The White House has declined to confirm, deny or retract controversial statements made by President Obama about Israel first reported by U.S. journalist Jeffrey Goldberg Tuesday.
“With each new settlement announcement, in Obama’s view, Netanyahu is moving his country down a path toward near-total isolation,” Goldberg wrote.
White House spokesman Tommy Vietor, in a statement to POLITICO on Tuesday, did not confirm or deny that Obama made the comment “or what was allegedly discussed in private meetings.”
Vietor said Tuesday that the United States “has been and remains committed to the goal of achieving peace between Israel and the Palestinians.”
“The President has been very clear in stating what he believes is a realistic basis for successful negotiations, and we will continue to base our efforts on that approach,” he said. “It is in Israel’s interest to pursue peace.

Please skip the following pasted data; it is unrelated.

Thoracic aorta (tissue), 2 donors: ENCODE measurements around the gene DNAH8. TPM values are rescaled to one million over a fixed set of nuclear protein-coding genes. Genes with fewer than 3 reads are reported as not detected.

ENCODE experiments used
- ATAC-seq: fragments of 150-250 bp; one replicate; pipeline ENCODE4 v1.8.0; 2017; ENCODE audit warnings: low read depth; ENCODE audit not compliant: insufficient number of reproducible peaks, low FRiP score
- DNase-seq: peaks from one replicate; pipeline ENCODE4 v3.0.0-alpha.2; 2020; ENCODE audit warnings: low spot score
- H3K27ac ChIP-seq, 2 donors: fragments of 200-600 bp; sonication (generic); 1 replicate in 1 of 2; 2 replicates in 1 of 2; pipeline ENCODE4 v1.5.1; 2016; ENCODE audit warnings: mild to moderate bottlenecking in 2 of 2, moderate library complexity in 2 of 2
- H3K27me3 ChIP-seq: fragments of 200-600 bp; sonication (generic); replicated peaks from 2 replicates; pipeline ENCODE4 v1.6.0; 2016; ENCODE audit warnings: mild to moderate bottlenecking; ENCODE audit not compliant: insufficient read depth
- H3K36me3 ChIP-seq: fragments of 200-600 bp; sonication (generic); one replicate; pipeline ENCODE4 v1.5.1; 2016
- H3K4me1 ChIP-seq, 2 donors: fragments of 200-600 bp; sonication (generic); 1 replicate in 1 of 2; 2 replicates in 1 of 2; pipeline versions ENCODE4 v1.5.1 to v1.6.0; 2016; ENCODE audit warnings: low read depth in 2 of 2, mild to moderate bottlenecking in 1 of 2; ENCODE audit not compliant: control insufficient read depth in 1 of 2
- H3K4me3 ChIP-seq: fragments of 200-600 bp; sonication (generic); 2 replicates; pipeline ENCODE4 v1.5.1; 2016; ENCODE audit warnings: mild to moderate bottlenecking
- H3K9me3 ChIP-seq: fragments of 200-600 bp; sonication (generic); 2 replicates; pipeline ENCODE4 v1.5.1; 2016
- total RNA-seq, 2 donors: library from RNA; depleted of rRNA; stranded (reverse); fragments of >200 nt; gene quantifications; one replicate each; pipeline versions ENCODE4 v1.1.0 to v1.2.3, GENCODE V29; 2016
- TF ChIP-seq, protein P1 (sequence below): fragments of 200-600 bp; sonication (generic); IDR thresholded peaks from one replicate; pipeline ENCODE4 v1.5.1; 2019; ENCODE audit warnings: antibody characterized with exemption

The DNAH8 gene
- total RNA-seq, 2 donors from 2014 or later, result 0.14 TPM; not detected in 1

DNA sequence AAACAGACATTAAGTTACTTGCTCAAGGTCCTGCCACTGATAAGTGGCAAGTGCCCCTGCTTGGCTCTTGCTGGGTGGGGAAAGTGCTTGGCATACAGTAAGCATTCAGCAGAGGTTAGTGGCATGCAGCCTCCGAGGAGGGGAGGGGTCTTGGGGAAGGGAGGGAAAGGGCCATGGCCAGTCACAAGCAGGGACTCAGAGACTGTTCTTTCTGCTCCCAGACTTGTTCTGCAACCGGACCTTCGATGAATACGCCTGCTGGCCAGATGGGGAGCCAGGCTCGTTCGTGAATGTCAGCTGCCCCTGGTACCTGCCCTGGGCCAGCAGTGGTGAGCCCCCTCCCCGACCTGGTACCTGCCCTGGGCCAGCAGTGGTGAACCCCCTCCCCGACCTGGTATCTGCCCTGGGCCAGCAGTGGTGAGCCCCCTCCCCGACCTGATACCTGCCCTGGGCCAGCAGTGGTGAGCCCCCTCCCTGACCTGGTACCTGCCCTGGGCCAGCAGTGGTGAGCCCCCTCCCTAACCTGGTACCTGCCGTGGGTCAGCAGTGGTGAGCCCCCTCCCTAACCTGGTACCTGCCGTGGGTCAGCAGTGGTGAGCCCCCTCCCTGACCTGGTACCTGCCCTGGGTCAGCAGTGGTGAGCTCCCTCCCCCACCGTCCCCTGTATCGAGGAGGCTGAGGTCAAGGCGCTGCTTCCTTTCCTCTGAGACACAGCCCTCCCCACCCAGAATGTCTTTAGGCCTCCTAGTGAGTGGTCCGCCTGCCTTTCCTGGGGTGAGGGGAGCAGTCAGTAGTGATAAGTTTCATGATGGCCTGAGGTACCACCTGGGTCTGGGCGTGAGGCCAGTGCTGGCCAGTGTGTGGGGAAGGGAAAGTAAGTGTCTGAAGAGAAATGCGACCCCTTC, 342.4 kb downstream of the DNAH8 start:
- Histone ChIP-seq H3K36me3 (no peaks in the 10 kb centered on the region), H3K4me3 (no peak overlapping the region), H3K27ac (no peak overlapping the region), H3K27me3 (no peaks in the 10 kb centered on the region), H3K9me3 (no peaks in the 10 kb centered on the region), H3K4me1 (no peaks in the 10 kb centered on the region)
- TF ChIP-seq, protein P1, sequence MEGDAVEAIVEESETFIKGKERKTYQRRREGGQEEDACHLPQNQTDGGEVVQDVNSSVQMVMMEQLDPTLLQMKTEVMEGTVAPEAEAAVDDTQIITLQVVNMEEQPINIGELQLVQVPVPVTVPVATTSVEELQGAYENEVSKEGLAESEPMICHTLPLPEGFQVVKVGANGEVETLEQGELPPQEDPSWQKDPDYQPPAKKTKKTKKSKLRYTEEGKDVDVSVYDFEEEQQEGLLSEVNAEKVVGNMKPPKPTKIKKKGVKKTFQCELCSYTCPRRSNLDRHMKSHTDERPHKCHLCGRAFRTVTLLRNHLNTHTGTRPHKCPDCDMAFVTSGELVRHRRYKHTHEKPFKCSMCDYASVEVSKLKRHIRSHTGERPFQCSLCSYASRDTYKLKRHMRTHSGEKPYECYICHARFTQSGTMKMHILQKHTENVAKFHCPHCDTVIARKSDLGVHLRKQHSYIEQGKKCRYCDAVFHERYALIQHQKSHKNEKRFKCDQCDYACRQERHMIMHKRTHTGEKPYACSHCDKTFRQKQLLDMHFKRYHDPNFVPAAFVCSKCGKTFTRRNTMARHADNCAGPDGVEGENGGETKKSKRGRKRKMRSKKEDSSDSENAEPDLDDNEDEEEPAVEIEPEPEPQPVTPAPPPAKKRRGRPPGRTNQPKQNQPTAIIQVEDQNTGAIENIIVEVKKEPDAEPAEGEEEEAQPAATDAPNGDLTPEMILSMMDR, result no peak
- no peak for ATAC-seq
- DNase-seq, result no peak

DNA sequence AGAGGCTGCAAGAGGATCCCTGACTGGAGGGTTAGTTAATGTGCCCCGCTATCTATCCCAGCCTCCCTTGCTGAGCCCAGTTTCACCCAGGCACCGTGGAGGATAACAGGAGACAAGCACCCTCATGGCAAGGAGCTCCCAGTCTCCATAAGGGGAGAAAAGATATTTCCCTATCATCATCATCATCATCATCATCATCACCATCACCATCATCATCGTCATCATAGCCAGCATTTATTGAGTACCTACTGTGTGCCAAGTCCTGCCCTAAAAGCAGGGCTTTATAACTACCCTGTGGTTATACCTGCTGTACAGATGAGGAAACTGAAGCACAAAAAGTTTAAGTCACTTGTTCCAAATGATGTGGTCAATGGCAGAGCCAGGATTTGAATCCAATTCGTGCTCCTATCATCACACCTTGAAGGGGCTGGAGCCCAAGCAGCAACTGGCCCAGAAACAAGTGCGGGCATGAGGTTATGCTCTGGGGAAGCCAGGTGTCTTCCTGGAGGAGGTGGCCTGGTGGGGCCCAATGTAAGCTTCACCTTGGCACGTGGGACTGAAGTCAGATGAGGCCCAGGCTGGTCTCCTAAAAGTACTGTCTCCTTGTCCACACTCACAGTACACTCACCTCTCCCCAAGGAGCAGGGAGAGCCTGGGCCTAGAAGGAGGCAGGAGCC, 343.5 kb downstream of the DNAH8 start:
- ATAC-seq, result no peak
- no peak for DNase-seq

“Both parties need to get serious and resume direct talks to work through the difficult issues that divide them and make meaningful progress toward a lasting peace. We need to be focused on productive action that will move the parties toward direct negotiations. The United States will continue to support both parties vigorously in such efforts.”
Plans were announced Tuesday for 198 new housing units in the West Bank, drawing criticism from many on the left who accuse Netanyahu of purposefully antagonizing the U.S. President.
Labor leader Shelly Yacimovich was particularly explicit in her comments.
“Instead of listening to criticism, Netanyahu is behaving irresponsibly and provocatively a week before the election,” she stated. “The battle against [Bayit Yehudi leader Naftali] Bennett is more important to Netanyahu than facing Obama.”